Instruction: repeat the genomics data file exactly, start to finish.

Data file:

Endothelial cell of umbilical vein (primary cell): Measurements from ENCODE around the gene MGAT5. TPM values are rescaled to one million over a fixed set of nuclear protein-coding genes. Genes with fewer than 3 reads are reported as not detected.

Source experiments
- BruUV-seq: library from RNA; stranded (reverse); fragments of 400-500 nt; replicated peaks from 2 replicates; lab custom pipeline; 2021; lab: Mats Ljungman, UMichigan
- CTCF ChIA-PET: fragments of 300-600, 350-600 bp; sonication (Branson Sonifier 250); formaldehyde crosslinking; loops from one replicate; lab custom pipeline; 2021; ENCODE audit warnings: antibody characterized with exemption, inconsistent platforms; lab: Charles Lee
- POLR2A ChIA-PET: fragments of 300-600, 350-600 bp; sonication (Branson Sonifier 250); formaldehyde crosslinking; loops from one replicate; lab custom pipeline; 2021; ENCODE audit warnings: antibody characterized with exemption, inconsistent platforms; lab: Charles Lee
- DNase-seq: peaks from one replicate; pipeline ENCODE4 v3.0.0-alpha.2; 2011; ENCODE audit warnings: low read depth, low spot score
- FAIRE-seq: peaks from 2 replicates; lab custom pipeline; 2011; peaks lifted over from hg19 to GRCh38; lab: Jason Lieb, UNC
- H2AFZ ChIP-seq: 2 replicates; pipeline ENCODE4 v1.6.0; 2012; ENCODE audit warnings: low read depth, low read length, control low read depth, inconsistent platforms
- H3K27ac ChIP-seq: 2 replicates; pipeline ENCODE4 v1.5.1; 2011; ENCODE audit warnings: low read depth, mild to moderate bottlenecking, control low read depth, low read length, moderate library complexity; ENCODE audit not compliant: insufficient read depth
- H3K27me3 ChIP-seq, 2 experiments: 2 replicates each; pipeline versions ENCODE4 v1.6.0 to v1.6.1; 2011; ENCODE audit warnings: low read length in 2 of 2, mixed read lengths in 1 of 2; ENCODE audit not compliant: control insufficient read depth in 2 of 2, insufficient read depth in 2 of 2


Endothelial cell of umbilical vein (primary cell): Measurements from ENCODE around the gene MGAT5. TPM values are rescaled to one million over a fixed set of nuclear protein-coding genes. Genes with fewer than 3 reads are reported as not detected.

Source experiments
- BruUV-seq: library from RNA; stranded (reverse); fragments of 400-500 nt; replicated peaks from 2 replicates; lab custom pipeline; 2021; lab: Mats Ljungman, UMichigan
- CTCF ChIA-PET: fragments of 300-600, 350-600 bp; sonication (Branson Sonifier 250); formaldehyde crosslinking; loops from one replicate; lab custom pipeline; 2021; ENCODE audit warnings: antibody characterized with exemption, inconsistent platforms; lab: Charles Lee
- POLR2A ChIA-PET: fragments of 300-600, 350-600 bp; sonication (Branson Sonifier 250); formaldehyde crosslinking; loops from one replicate; lab custom pipeline; 2021; ENCODE audit warnings: antibody characterized with exemption, inconsistent platforms; lab: Charles Lee
- DNase-seq: peaks from one replicate; pipeline ENCODE4 v3.0.0-alpha.2; 2011; ENCODE audit warnings: low read depth, low spot score
- FAIRE-seq: peaks from 2 replicates; lab custom pipeline; 2011; peaks lifted over from hg19 to GRCh38; lab: Jason Lieb, UNC
- H2AFZ ChIP-seq: 2 replicates; pipeline ENCODE4 v1.6.0; 2012; ENCODE audit warnings: low read depth, low read length, control low read depth, inconsistent platforms
- H3K27ac ChIP-seq: 2 replicates; pipeline ENCODE4 v1.5.1; 2011; ENCODE audit warnings: low read depth, mild to moderate bottlenecking, control low read depth, low read length, moderate library complexity; ENCODE audit not compliant: insufficient read depth
- H3K27me3 ChIP-seq, 2 experiments: 2 replicates each; pipeline versions ENCODE4 v1.6.0 to v1.6.1; 2011; ENCODE audit warnings: low read length in 2 of 2, mixed read lengths in 1 of 2; ENCODE audit not compliant: control insufficient read depth in 2 of 2, insufficient read depth in 2 of 2